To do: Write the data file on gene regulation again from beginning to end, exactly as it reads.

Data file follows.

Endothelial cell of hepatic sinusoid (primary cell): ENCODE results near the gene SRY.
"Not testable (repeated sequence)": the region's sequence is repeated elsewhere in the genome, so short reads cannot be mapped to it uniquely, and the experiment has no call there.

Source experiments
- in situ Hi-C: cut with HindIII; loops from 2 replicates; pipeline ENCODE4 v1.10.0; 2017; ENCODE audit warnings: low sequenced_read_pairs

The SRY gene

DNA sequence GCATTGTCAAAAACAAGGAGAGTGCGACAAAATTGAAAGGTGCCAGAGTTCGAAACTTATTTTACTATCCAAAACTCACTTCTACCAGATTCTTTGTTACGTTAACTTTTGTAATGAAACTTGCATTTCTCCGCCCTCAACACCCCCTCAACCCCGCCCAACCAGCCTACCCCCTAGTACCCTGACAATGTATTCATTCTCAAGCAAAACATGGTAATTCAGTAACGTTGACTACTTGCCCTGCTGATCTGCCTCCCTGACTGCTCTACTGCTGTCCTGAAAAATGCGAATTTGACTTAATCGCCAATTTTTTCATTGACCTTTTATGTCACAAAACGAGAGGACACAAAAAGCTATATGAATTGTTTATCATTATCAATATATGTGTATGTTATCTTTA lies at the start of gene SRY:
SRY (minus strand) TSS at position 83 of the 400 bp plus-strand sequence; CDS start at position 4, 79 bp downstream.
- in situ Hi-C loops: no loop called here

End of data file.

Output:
Endothelial cell of hepatic sinusoid (primary cell): ENCODE results near the gene SRY.
"Not testable (repeated sequence)": the region's sequence is repeated elsewhere in the genome, so short reads cannot be mapped to it uniquely, and the experiment has no call there.

Source experiments
- in situ Hi-C: cut with HindIII; loops from 2 replicates; pipeline ENCODE4 v1.10.0; 2017; ENCODE audit warnings: low sequenced_read_pairs

The SRY gene

DNA sequence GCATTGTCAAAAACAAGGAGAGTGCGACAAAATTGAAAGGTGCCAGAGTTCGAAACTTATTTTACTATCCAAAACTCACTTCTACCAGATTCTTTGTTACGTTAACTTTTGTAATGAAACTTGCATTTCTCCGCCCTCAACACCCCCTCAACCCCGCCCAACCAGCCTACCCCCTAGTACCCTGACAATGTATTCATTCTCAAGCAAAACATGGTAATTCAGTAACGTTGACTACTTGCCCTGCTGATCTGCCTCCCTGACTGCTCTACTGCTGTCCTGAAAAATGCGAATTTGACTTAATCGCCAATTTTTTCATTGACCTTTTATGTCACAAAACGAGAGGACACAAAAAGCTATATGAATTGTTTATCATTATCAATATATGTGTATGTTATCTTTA lies at the start of gene SRY:
SRY (minus strand) TSS at position 83 of the 400 bp plus-strand sequence; CDS start at position 4, 79 bp downstream.
- in situ Hi-C loops: no loop called here